Friday, 9th July 1999
Lightfoot: He says so little, you have to be a mind-reader
The reticent balladeer talks on MuchMoreMusic
Dan Brown, from the National
He'd rather sing than chat: Gordon Lightfoot peforms on Intimate
All those stories you've heard about Gordon Lightfoot being a man of
few words, they're true.
On Wednesday night the mellow-voiced guitarist known for hits like
Carefree Highway and Sundown re-earned his reputation for reticence
with an appearance on MuchMoreMusic's Intimate & Interactive. The
live broadcast -- a cross between MTV's Unplugged and a Clintonesque
electronic town hall meeting -- allows those in the studio audience to
quiz their favourite performer between songs. It's the ideal format to
prove there isn't a glib bone in Lightfoot's body.
"I have been a fan of yours for a good 30 years and I always
thought you were one of the finest singer/songwriters this country has
ever produced," said John Gilley, a fan sitting in the front row.
"I have been listening to the new boxed set [the just-released
Songbook] for the last couple of weeks and I'm knocked out by the 18
unreleased tracks that you have put on it. The quality is just
"I would like to ask you this question: When you were going
through that stuff -- after not having heard it for a good few years,
I would imagine -- did you have any regrets in not putting those
particular songs on the certain albums they were recorded for?"
Earlier in the 90-minute show, Pat, from Winnipeg, had phoned in to
talk to Lightfoot about the one experience in his long recording
career (which started with a session in Nashville in 1962) that stands
out above all the rest.
"I guess the time we went to Mount Rushmore was about the best of
all," he replied.
"You played Mount Rushmore?" Intimate & Interactive host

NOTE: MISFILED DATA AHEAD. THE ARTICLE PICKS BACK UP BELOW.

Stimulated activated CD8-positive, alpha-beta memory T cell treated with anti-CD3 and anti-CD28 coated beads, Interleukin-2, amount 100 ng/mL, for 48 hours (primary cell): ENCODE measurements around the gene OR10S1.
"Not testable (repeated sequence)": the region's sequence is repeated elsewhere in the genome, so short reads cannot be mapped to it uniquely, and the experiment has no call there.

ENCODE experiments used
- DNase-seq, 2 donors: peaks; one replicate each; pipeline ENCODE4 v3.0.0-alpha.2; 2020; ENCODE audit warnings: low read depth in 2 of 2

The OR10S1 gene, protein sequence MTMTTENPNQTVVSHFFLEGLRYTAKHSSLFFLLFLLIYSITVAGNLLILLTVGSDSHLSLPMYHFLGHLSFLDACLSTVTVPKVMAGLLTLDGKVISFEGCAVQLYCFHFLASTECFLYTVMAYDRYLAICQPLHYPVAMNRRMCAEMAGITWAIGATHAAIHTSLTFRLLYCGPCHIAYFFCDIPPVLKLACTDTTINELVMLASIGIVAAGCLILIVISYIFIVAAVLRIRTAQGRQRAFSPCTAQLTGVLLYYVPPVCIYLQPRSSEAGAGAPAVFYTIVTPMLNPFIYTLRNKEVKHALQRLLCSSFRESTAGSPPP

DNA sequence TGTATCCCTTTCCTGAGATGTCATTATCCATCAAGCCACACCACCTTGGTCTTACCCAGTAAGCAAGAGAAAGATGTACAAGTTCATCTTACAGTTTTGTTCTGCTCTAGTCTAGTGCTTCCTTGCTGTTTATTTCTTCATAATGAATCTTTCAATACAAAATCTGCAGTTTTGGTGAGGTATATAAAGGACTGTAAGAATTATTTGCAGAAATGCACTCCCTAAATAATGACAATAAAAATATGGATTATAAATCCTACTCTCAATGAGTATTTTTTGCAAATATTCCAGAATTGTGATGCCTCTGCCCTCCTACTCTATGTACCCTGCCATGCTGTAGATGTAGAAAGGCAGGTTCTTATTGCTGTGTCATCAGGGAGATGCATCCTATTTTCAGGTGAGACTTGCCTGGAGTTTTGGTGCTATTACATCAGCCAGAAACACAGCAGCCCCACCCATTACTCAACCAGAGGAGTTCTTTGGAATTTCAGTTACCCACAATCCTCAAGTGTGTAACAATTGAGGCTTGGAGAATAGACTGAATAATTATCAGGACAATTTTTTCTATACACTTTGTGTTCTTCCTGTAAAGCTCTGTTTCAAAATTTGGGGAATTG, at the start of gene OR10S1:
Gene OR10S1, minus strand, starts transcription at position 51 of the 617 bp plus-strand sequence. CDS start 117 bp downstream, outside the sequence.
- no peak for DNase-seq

Jana Lynn White asked breathlessly.
"No. We had the day off, so we went there."
Each time a question was thrown his way, the small crowd would laugh
as Lightfoot paused thoughtfully, drew a deep breath as if to answer,
then . . . paused again. Was Song for a Winter's Night written with
anyone specific in mind, an e-mailer from Halifax wanted to know.
"That song was written during a thunderstorm in Cleveland,
Ohio." Pause. "Probably."
The onlookers knew the man well enough not to expect him to give away
much. They didn't have words to hang on, so they hung on his songs:
chestnuts like Alberta Bound, If You Could Read My Mind and Rainy Day
Staring at a point just above their heads, folk's elder statesman
stepped forward, sang a line or two, then knocked his own head back.
He didn't sing into the microphone so much as take swigs from it. His
four bandmates sat around him, arranged like points on a compass.
The look of painfully intense concentration that crosses Lightfoot's
weathered face when he sings is in contrast to the gentle lilt that
comes out of his mouth. His voice is "a cool drink of
water," fan Tova Kronick said after the show.
Photos of Lightfoot (young, clean-shaven Gord; 1970s Gord in too-cool
sunglasses) were hung on wooden panels around the Intimate &
The panels suggested barn beams; the photos reinforced Lightfoot's
longevity. "The mandatory retirement age is coming up now,"
he joked at one point. "Oh, can I call you Gord and stuff?"
asked Mick, a young caller from Edmonton who wasn't born when The
Wreck of the Edmund Fitzgerald became a radio mainstay.
"It's a very emotional thing," Jim Cuddy said after
Lightfoot left the set. Cuddy is the co-frontman for Blue Rodeo and
one of ol' Gord's musical heirs.
"I think it's also who he is. He's such a shy guy" who talks
so little, but when he sings he speaks for so many people.
Just don't expect any long-winded stories.